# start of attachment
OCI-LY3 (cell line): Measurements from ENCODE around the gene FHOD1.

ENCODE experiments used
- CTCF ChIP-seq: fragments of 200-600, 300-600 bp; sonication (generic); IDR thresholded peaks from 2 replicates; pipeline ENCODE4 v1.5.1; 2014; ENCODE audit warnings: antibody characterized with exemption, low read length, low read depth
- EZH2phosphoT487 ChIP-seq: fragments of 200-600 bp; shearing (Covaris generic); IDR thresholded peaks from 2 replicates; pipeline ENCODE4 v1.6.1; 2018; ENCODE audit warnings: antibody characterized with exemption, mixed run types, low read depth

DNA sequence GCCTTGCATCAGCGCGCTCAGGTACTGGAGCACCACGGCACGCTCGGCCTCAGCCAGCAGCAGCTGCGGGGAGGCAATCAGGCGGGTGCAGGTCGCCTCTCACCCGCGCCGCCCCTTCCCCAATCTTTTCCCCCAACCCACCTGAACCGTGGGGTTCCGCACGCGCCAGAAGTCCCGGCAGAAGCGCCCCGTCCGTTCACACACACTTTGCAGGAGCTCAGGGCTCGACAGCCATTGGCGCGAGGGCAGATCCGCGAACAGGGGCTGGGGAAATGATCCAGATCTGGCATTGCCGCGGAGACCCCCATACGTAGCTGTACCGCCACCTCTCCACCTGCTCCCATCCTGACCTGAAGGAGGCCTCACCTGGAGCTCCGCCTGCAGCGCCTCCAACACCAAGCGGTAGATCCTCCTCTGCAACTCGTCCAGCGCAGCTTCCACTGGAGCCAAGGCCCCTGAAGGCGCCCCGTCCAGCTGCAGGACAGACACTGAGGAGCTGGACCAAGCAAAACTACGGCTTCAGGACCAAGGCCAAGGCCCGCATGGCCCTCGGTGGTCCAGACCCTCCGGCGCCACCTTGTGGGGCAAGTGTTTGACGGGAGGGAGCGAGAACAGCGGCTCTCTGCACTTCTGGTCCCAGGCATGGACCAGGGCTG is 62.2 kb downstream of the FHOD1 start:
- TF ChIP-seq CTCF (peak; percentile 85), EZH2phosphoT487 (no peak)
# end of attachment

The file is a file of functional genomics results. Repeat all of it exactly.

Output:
OCI-LY3 (cell line): Measurements from ENCODE around the gene FHOD1.

ENCODE experiments used
- CTCF ChIP-seq: fragments of 200-600, 300-600 bp; sonication (generic); IDR thresholded peaks from 2 replicates; pipeline ENCODE4 v1.5.1; 2014; ENCODE audit warnings: antibody characterized with exemption, low read length, low read depth
- EZH2phosphoT487 ChIP-seq: fragments of 200-600 bp; shearing (Covaris generic); IDR thresholded peaks from 2 replicates; pipeline ENCODE4 v1.6.1; 2018; ENCODE audit warnings: antibody characterized with exemption, mixed run types, low read depth

DNA sequence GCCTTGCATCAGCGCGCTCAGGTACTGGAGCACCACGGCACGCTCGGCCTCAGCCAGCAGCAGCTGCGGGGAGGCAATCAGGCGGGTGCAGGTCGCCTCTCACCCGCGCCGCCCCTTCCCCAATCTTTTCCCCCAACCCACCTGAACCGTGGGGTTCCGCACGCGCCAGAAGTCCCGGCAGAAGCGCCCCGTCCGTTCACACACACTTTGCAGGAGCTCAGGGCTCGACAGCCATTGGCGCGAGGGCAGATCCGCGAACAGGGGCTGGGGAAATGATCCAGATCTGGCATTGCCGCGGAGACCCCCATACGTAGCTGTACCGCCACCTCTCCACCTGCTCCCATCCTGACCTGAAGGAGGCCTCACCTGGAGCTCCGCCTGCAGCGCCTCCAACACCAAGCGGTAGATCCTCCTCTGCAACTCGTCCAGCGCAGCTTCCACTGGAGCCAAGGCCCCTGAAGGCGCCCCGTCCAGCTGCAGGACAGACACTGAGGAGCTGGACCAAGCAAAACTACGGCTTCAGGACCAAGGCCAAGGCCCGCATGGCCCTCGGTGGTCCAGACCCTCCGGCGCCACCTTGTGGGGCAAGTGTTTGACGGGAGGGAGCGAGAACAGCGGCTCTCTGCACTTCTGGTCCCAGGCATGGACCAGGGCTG is 62.2 kb downstream of the FHOD1 start:
- TF ChIP-seq CTCF (peak; percentile 85), EZH2phosphoT487 (no peak)